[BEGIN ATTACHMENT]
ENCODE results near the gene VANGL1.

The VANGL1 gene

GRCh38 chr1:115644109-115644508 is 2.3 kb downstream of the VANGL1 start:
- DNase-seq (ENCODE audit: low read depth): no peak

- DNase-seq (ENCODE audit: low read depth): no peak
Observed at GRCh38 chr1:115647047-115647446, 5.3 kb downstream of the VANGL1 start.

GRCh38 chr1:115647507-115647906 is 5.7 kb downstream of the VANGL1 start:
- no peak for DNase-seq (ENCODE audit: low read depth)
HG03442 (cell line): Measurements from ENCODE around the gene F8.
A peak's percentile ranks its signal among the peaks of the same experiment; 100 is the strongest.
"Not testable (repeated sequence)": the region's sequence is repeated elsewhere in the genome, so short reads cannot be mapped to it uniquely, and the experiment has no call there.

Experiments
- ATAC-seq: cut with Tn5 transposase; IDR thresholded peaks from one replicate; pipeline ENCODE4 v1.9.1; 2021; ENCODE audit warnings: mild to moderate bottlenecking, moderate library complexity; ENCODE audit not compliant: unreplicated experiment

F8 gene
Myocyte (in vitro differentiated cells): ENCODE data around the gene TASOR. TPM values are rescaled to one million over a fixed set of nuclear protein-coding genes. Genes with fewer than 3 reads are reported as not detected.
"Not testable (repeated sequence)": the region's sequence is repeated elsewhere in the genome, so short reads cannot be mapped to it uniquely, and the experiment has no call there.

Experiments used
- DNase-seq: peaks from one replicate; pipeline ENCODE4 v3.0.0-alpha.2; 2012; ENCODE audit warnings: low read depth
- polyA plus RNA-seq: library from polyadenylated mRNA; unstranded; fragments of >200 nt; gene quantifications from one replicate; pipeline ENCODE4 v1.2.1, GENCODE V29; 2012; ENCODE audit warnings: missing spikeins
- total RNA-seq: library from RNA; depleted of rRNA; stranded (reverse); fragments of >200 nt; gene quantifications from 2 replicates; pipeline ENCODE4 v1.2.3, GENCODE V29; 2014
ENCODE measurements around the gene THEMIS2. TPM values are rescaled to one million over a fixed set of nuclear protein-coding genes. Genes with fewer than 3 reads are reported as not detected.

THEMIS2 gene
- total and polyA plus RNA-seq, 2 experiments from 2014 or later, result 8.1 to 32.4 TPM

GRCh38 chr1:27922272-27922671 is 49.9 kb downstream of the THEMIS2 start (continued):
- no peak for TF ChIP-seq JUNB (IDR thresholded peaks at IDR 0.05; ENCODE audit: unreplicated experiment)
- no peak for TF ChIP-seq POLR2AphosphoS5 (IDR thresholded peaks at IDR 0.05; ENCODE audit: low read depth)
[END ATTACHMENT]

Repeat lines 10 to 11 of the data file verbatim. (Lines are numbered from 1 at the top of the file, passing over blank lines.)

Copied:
A peak's percentile ranks its signal among the peaks of the same experiment; 100 is the strongest.
"Not testable (repeated sequence)": the region's sequence is repeated elsewhere in the genome, so short reads cannot be mapped to it uniquely, and the experiment has no call there.